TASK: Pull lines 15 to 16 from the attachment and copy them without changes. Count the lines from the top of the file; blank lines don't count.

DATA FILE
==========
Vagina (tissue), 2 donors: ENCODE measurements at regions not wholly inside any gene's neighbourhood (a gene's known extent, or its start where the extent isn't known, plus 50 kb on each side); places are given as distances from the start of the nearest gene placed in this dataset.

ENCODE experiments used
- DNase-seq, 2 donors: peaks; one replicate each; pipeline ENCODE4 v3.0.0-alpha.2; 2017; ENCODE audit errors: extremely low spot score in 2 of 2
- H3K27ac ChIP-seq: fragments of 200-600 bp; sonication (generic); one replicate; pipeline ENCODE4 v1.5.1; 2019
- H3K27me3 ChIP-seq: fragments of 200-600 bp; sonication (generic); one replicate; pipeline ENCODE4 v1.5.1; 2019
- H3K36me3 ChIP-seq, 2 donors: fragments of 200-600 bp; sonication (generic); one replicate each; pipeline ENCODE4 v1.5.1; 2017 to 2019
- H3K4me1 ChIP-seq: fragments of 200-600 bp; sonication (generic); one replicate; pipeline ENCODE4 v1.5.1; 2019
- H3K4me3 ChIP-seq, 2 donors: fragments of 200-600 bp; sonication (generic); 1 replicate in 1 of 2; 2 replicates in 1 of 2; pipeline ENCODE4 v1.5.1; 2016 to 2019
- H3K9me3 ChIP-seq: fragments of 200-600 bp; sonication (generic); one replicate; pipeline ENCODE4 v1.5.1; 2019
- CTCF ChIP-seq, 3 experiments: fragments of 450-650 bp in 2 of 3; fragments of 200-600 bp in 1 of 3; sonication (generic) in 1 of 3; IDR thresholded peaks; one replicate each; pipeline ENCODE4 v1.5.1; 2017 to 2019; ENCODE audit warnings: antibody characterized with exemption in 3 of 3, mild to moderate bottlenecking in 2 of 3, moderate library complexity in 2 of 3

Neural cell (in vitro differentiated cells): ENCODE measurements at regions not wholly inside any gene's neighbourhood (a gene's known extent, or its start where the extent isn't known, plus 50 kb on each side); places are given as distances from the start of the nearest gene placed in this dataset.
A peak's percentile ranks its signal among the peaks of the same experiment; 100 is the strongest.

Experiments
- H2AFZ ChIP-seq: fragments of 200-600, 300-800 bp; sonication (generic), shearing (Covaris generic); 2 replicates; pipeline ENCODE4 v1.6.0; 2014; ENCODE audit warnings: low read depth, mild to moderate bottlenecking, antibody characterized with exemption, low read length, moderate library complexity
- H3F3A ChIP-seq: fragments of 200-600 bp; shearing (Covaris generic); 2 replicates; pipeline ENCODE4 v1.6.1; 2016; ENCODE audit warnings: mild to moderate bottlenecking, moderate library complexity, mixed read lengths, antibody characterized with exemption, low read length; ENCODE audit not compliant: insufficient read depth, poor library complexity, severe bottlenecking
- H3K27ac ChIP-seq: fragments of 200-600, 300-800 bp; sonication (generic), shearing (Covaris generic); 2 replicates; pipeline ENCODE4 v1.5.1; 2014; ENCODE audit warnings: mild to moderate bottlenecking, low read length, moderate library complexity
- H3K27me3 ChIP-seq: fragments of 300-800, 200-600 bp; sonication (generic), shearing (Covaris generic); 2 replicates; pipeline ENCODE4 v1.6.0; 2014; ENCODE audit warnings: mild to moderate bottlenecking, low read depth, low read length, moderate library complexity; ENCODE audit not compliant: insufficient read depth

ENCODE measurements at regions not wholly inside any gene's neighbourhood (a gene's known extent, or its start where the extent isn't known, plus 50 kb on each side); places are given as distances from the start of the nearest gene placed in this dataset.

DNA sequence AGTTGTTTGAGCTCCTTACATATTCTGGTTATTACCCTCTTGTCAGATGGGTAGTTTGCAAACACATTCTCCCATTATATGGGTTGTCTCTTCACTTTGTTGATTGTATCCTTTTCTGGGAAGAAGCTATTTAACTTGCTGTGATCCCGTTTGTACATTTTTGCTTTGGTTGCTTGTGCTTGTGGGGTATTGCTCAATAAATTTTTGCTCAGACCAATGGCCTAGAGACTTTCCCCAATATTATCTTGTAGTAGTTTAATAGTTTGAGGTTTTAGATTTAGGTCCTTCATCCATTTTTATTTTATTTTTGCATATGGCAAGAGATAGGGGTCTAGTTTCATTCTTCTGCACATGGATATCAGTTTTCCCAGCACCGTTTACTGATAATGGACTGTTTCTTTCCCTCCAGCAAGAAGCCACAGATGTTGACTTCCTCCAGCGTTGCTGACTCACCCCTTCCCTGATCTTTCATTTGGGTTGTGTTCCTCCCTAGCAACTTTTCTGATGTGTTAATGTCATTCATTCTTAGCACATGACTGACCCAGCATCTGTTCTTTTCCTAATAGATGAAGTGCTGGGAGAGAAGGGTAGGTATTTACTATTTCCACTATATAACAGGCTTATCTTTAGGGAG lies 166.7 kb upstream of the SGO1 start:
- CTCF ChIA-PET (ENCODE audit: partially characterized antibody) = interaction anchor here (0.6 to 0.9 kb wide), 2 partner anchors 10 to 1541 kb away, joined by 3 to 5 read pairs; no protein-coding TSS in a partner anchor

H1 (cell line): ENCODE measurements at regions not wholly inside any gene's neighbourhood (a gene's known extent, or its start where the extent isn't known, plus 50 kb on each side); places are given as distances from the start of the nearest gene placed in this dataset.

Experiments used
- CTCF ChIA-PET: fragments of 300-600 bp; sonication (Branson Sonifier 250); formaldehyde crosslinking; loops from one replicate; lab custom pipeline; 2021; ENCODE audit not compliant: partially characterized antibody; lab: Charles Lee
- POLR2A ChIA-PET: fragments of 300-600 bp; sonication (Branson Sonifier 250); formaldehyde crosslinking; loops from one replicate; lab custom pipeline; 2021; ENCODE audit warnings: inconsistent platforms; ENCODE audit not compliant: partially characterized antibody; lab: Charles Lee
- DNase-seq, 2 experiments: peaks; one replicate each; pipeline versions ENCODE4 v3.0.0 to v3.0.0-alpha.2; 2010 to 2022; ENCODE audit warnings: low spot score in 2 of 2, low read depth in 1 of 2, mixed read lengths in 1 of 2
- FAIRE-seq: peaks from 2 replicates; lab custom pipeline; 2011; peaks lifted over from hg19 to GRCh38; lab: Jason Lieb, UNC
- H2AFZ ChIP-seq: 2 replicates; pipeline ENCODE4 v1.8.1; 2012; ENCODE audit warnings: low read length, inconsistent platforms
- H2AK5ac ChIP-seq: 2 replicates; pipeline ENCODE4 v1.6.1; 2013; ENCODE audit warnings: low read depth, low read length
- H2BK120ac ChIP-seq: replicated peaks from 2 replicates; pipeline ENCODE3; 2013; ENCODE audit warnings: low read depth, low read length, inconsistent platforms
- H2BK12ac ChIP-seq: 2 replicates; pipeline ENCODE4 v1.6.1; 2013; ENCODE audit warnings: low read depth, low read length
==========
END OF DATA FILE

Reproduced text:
- H3F3A ChIP-seq: fragments of 200-600 bp; shearing (Covaris generic); 2 replicates; pipeline ENCODE4 v1.6.1; 2016; ENCODE audit warnings: mild to moderate bottlenecking, moderate library complexity, mixed read lengths, antibody characterized with exemption, low read length; ENCODE audit not compliant: insufficient read depth, poor library complexity, severe bottlenecking
- H3K27ac ChIP-seq: fragments of 200-600, 300-800 bp; sonication (generic), shearing (Covaris generic); 2 replicates; pipeline ENCODE4 v1.5.1; 2014; ENCODE audit warnings: mild to moderate bottlenecking, low read length, moderate library complexity